Prime Ministers Questions – 11th Jan 2017
Corporation tax call sees Corbyn throw victory away
The first Prime Minister’s Questions of the New Year saw Jeremy Corbyn begin on comfortable ground. He started with condolences to a member of the armed forces, which quietly embarrassed Theresa May from the off as it is normally the PM who brings that up first in the early backbench questions.This is something David Cameron always did and for Theresa May to be doing it in response to the Leader of the Opposition is poor.
Unusually for Corbyn there were no surprises in the tack he took, straight on on the NHS problems which is one area he and Labour still have some strength in the public mind. He raised the Red Cross claim that what has happened is a ‘Humanitarian Crisis.’ May responded the Red Cross claim was ‘irresponsible and overblown.’ Corbyn the backed up with quotes from the BMA and Royal college of Nurses. May began waffling about the ‘hard work of medical professionals’ as means of diverting from the issue.
Corbyn accused May of being in denial and then raised a real life scenario of ‘Sian’ who had clearly written to him. In the David Cameron days this would bring huge groans from the Tory benches and his case would normally fall apart, it is a nod to how strongly Corbyn had started that this was not the case. May’s response of ‘I accept there have been a small number of cases’ by contrast were met by groans of derision from the Labour benches. Corbyn mocked the ‘shared society’ with more sharing trolleys, corridors etc. Corbyn at this point was on top. It was good stuff.
The turning point was Corbyn mentioning May’s focus on mental health and welcoming that. Not the ting to do when you are on top. He talked about an increase in mental health patients ‘having to go to A&E, May pointed out they should not be going to A&E, using a visit to an Aldershot Hospital and the importance of appropriate care for the individual. On this she spoke with passion and conviction, then Corbyn agreed these people should not be going to A&E after first saying they were forced to.The shambolic Corbyn of the last day or two was back.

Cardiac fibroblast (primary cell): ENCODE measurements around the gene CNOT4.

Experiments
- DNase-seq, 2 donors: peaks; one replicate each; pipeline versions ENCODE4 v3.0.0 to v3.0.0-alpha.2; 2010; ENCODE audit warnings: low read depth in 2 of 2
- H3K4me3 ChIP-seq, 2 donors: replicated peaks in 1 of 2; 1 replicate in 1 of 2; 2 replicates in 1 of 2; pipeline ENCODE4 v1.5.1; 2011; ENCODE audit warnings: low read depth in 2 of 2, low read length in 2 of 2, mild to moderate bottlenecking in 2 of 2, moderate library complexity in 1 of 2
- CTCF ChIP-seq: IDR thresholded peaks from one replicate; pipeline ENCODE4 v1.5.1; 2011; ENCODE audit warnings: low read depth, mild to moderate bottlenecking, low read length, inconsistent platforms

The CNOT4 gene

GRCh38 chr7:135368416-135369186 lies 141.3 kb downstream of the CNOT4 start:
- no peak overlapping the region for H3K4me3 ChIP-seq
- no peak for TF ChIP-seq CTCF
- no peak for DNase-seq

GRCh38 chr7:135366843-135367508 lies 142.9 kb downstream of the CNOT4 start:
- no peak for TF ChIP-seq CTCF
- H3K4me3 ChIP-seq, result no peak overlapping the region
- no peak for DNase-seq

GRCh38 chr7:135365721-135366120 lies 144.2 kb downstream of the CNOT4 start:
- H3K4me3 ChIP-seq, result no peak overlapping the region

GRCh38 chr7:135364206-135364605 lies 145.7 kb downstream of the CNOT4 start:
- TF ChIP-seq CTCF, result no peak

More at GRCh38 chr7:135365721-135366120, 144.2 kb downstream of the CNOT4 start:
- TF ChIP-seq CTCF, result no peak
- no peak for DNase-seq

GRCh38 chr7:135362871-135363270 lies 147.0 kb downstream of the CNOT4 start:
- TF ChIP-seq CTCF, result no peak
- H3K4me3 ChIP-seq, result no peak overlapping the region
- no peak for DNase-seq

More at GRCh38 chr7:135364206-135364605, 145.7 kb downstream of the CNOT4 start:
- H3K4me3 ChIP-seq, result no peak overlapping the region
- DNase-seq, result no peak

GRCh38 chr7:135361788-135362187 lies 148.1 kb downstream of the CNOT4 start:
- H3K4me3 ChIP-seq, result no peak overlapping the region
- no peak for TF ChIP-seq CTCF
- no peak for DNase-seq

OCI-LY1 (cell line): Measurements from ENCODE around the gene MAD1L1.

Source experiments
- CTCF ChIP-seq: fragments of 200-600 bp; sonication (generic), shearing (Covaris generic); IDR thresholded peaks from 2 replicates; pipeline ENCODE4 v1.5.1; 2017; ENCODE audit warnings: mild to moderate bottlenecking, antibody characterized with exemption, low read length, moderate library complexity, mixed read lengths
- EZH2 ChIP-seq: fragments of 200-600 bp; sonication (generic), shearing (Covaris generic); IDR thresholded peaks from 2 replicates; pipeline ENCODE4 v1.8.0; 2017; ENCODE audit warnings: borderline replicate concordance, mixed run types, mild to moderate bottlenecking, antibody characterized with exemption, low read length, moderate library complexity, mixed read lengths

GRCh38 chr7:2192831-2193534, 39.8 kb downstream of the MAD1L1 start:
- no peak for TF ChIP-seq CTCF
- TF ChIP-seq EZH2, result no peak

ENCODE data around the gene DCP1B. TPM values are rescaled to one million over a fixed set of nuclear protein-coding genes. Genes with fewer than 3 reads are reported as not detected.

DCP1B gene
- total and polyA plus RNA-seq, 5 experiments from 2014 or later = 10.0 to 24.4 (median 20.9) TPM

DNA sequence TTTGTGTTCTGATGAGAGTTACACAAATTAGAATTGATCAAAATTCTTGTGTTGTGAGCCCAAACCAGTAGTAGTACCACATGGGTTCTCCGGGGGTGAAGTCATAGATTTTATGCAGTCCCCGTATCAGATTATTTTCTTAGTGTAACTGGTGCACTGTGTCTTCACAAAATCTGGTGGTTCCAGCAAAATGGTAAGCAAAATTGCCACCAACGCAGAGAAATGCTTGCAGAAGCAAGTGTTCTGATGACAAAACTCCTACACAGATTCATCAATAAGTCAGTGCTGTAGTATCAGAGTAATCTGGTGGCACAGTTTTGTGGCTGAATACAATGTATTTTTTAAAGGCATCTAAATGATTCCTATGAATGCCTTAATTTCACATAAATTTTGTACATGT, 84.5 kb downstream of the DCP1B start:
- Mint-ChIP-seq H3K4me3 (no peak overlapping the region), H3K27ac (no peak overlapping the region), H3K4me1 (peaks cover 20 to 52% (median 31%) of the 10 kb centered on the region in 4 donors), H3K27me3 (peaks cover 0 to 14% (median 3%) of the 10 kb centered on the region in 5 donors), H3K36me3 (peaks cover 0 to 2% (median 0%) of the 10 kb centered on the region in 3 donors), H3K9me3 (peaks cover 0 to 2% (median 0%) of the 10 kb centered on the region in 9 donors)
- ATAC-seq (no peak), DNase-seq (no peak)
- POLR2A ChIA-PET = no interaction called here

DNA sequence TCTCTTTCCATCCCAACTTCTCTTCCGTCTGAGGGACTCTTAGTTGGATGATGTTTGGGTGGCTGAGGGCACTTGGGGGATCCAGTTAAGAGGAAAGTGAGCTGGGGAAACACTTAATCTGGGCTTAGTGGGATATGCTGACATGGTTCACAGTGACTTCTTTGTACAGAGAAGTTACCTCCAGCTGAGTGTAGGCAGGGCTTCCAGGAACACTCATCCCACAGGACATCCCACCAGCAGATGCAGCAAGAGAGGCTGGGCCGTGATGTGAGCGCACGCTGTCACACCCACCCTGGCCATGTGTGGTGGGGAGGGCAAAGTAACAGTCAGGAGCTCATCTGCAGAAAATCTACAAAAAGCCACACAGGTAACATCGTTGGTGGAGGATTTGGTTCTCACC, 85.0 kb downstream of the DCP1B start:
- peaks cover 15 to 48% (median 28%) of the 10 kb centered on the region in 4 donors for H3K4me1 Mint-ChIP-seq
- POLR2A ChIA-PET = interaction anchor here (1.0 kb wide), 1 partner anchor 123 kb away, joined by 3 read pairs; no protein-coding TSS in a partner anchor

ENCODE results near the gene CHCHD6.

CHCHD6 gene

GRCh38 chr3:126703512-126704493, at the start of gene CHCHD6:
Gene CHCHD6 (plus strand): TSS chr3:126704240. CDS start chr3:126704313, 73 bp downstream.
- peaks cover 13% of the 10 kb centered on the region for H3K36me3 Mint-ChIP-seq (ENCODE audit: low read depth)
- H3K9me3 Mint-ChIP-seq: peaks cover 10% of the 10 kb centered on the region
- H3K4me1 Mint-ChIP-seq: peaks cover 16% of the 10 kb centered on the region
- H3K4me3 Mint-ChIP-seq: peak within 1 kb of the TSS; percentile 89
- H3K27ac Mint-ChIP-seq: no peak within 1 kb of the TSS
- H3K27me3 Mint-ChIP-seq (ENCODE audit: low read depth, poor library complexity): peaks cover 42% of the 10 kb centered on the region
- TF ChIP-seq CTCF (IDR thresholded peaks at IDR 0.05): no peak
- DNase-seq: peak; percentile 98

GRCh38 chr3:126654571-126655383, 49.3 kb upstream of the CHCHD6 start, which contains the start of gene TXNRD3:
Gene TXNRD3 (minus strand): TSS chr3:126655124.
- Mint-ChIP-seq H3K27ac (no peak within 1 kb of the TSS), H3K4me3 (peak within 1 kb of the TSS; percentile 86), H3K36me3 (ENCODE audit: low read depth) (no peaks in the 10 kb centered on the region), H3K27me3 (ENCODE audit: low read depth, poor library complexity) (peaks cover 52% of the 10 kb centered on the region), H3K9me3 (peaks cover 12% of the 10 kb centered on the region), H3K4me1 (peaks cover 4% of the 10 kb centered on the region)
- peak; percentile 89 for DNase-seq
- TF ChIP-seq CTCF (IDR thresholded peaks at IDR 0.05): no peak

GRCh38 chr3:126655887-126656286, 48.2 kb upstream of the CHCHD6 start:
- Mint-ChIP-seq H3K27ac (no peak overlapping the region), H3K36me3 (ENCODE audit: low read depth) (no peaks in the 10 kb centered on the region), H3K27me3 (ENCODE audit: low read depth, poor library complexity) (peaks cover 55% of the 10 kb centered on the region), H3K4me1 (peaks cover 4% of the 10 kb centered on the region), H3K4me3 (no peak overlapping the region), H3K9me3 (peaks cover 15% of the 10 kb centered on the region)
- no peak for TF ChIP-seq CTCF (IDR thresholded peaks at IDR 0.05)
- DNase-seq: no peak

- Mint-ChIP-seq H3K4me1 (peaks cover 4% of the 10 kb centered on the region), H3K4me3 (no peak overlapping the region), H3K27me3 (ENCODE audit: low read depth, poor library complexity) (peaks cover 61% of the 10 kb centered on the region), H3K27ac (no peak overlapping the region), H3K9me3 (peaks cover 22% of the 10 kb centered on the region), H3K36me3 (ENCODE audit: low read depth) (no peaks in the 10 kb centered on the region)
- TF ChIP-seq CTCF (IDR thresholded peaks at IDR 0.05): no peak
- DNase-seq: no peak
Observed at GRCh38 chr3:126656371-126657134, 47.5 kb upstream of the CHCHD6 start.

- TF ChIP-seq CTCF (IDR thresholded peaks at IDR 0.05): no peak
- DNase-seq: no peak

May re-iterated the point ‘He may find it difficult to believe people may say the same thing they aid a few weeks ago.’ Poking fun at yesterday’s series at U-Turns. She then resorted to an old David Cameron tactic, that you can’t have a strong NHS without a strong economy. Corbyn then showed his weakness and fell into the trap, calling for Corporation tax cuts that have been shown to bring in more money to be scrapped. May pointed out he has spent that money that would immediately be saved eight times over, weakening the economy in the process.’The last thing the NHS needs is a cheque from Labour that bounces’ After a poor start enough to leave the Tory benches cheering at the end of the exchange, a score draw today that tells us Corbyn can score on the small picture, but May wins on the big picture.
Outside of the May v Corbyn exchange
SNP Leader Angus Robertson brought up the Northern Ireland crisis to call for Article 50 to be delayed, raising derision from both sides of the House. This was rebuffed by May who stated the plan to invoke Article 50 by March is still on course. Norman Lamb (Lib Dem MP for North Norfolk) stated MP’s from all parties had come together to call for a Health convention and wanted May to meet with them, she stated she would.John Woodcock (Lab MP for Barrow In Furness) raised the special NHS service issues due to remote locations in Cumbria. Caroline Johnson (Con MP for Sleaford & N Hykeham) got to ask her first questions since her by election win, raising her local NHS (She was a doctor prior to becoming an MP.) Gavin Robinson (DUP MP for East Belfast) Praised May’s considered response to the Northern Ireland issue. Finally in the will anyone get told off by the Speaker this week watch, John Bercow reprimanded Paula Sheriff (MP for Dewesbury) for poor behaviour.
MOON OF LIBERTY VERDICT – Thresea May 2 Jeremy Corbyn 2 – A PMQ’s of two halves, Corbyn took the first half, May the second